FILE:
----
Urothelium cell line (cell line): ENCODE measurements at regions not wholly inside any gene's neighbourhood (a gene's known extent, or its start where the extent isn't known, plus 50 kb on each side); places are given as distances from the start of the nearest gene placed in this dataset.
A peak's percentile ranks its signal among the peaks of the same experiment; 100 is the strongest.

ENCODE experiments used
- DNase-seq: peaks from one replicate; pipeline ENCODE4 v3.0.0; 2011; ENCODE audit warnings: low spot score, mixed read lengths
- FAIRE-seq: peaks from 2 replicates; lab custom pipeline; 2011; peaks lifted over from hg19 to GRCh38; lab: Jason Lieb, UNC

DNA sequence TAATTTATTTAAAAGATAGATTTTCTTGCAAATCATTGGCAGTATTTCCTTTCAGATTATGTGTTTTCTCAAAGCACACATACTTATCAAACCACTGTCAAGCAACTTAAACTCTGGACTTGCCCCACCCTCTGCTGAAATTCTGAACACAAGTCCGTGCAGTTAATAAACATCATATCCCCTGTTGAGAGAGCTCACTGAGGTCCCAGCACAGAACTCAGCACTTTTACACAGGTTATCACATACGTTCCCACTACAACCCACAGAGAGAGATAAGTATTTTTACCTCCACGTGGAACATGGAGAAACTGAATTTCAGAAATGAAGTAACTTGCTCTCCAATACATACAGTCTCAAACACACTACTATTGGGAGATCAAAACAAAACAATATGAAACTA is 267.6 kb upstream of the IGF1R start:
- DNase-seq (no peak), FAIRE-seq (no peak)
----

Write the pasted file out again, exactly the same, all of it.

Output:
Urothelium cell line (cell line): ENCODE measurements at regions not wholly inside any gene's neighbourhood (a gene's known extent, or its start where the extent isn't known, plus 50 kb on each side); places are given as distances from the start of the nearest gene placed in this dataset.
A peak's percentile ranks its signal among the peaks of the same experiment; 100 is the strongest.

ENCODE experiments used
- DNase-seq: peaks from one replicate; pipeline ENCODE4 v3.0.0; 2011; ENCODE audit warnings: low spot score, mixed read lengths
- FAIRE-seq: peaks from 2 replicates; lab custom pipeline; 2011; peaks lifted over from hg19 to GRCh38; lab: Jason Lieb, UNC

DNA sequence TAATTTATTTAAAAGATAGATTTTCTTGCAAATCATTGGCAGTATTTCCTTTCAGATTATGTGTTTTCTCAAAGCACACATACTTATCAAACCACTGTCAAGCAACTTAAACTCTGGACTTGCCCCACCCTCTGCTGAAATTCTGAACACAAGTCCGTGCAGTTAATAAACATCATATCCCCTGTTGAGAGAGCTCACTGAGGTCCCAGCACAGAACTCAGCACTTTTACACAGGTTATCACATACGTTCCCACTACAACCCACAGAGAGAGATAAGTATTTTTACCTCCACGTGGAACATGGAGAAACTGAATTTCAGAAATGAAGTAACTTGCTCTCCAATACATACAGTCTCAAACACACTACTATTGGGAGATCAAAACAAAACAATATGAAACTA is 267.6 kb upstream of the IGF1R start:
- DNase-seq (no peak), FAIRE-seq (no peak)